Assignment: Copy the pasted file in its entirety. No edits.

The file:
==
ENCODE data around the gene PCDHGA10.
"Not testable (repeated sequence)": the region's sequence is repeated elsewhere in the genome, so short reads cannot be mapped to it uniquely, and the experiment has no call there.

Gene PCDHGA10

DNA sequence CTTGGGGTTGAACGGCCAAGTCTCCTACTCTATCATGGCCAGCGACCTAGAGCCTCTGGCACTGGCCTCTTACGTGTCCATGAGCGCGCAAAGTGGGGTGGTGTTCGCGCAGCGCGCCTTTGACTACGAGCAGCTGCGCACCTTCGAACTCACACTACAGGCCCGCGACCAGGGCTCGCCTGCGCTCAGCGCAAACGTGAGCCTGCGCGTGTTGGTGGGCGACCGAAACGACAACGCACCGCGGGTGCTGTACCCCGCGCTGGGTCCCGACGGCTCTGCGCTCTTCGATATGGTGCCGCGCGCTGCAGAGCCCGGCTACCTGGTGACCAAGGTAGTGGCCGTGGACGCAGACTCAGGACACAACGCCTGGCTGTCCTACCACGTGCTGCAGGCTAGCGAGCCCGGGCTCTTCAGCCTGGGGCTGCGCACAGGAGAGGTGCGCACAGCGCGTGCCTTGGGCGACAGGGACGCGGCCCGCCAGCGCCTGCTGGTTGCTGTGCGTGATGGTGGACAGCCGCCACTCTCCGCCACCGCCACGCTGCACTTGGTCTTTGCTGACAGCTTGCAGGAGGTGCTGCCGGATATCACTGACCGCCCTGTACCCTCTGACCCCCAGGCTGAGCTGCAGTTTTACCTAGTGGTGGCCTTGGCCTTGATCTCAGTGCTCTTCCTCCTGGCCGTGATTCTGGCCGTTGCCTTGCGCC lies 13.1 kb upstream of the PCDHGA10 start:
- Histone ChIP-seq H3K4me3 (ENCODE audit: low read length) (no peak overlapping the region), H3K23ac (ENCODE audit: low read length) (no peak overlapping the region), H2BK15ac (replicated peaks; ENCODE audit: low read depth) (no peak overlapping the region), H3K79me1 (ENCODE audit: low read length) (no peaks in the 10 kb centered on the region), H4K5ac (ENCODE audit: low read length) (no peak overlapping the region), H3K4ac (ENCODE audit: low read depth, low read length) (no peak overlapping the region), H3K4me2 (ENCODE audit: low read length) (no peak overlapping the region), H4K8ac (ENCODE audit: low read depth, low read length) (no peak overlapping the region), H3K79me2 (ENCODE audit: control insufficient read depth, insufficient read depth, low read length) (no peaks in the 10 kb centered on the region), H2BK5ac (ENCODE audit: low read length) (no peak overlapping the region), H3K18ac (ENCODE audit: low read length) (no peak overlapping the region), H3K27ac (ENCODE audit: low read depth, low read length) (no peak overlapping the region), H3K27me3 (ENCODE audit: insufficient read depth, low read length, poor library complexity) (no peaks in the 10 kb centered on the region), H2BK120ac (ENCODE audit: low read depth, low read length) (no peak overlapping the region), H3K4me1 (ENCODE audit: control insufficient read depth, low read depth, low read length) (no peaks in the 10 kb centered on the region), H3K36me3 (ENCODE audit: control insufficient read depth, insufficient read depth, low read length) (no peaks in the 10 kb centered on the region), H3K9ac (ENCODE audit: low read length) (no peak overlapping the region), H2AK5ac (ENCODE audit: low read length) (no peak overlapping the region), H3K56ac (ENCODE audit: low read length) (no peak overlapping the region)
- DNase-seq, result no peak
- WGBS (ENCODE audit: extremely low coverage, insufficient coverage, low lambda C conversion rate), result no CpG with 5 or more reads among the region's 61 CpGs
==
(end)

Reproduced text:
ENCODE data around the gene PCDHGA10.
"Not testable (repeated sequence)": the region's sequence is repeated elsewhere in the genome, so short reads cannot be mapped to it uniquely, and the experiment has no call there.

Gene PCDHGA10

DNA sequence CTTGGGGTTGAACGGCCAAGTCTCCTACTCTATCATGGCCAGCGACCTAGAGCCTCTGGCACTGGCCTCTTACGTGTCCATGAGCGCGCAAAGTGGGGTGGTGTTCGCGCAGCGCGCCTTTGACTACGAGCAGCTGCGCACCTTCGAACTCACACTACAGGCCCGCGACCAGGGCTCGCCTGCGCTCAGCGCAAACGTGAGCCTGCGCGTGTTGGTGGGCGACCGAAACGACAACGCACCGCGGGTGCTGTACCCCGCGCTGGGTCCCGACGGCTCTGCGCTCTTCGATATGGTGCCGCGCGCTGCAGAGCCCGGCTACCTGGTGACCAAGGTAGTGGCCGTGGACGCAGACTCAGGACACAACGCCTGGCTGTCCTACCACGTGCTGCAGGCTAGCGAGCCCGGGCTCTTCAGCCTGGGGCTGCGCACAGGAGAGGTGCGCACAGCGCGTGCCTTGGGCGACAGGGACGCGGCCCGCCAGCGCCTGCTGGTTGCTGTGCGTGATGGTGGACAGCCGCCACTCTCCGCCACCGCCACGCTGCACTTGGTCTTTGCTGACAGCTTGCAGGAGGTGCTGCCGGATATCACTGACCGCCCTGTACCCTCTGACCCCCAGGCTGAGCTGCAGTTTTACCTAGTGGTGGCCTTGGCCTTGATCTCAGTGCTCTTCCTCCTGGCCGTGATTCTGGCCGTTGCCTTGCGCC lies 13.1 kb upstream of the PCDHGA10 start:
- Histone ChIP-seq H3K4me3 (ENCODE audit: low read length) (no peak overlapping the region), H3K23ac (ENCODE audit: low read length) (no peak overlapping the region), H2BK15ac (replicated peaks; ENCODE audit: low read depth) (no peak overlapping the region), H3K79me1 (ENCODE audit: low read length) (no peaks in the 10 kb centered on the region), H4K5ac (ENCODE audit: low read length) (no peak overlapping the region), H3K4ac (ENCODE audit: low read depth, low read length) (no peak overlapping the region), H3K4me2 (ENCODE audit: low read length) (no peak overlapping the region), H4K8ac (ENCODE audit: low read depth, low read length) (no peak overlapping the region), H3K79me2 (ENCODE audit: control insufficient read depth, insufficient read depth, low read length) (no peaks in the 10 kb centered on the region), H2BK5ac (ENCODE audit: low read length) (no peak overlapping the region), H3K18ac (ENCODE audit: low read length) (no peak overlapping the region), H3K27ac (ENCODE audit: low read depth, low read length) (no peak overlapping the region), H3K27me3 (ENCODE audit: insufficient read depth, low read length, poor library complexity) (no peaks in the 10 kb centered on the region), H2BK120ac (ENCODE audit: low read depth, low read length) (no peak overlapping the region), H3K4me1 (ENCODE audit: control insufficient read depth, low read depth, low read length) (no peaks in the 10 kb centered on the region), H3K36me3 (ENCODE audit: control insufficient read depth, insufficient read depth, low read length) (no peaks in the 10 kb centered on the region), H3K9ac (ENCODE audit: low read length) (no peak overlapping the region), H2AK5ac (ENCODE audit: low read length) (no peak overlapping the region), H3K56ac (ENCODE audit: low read length) (no peak overlapping the region)
- DNase-seq, result no peak
- WGBS (ENCODE audit: extremely low coverage, insufficient coverage, low lambda C conversion rate), result no CpG with 5 or more reads among the region's 61 CpGs